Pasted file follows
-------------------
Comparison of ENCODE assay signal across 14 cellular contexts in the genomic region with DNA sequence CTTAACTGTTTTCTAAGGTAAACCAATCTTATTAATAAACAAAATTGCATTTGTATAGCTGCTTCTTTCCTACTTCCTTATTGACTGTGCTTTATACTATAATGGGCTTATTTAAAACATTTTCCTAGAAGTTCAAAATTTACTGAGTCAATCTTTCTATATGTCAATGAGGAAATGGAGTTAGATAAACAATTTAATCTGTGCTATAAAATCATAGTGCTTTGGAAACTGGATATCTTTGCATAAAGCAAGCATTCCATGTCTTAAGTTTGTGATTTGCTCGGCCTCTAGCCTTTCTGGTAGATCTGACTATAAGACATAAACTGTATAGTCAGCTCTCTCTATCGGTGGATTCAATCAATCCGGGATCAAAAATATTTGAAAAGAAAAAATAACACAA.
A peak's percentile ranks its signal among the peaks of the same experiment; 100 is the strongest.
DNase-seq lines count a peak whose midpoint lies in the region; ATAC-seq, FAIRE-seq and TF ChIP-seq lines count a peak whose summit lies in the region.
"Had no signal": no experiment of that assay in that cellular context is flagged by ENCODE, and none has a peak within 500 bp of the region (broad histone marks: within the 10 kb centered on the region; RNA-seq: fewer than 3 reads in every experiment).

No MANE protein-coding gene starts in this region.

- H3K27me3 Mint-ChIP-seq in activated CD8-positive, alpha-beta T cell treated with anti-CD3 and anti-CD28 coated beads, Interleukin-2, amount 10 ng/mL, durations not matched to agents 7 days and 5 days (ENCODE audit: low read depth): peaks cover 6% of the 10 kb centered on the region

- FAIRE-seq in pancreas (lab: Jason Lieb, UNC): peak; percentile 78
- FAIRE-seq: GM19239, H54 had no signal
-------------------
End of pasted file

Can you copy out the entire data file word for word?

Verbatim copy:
Comparison of ENCODE assay signal across 14 cellular contexts in the genomic region with DNA sequence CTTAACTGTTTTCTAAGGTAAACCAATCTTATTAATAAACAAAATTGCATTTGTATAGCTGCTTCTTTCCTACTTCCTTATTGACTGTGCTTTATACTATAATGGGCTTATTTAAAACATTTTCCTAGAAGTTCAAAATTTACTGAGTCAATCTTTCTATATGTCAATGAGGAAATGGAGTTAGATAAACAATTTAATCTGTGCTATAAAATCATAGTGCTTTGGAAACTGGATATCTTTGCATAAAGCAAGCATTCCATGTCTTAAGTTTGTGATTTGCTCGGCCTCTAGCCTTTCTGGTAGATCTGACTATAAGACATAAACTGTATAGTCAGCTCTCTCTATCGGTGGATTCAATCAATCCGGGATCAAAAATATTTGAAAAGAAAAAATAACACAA.
A peak's percentile ranks its signal among the peaks of the same experiment; 100 is the strongest.
DNase-seq lines count a peak whose midpoint lies in the region; ATAC-seq, FAIRE-seq and TF ChIP-seq lines count a peak whose summit lies in the region.
"Had no signal": no experiment of that assay in that cellular context is flagged by ENCODE, and none has a peak within 500 bp of the region (broad histone marks: within the 10 kb centered on the region; RNA-seq: fewer than 3 reads in every experiment).

No MANE protein-coding gene starts in this region.

- H3K27me3 Mint-ChIP-seq in activated CD8-positive, alpha-beta T cell treated with anti-CD3 and anti-CD28 coated beads, Interleukin-2, amount 10 ng/mL, durations not matched to agents 7 days and 5 days (ENCODE audit: low read depth): peaks cover 6% of the 10 kb centered on the region

- FAIRE-seq in pancreas (lab: Jason Lieb, UNC): peak; percentile 78
- FAIRE-seq: GM19239, H54 had no signal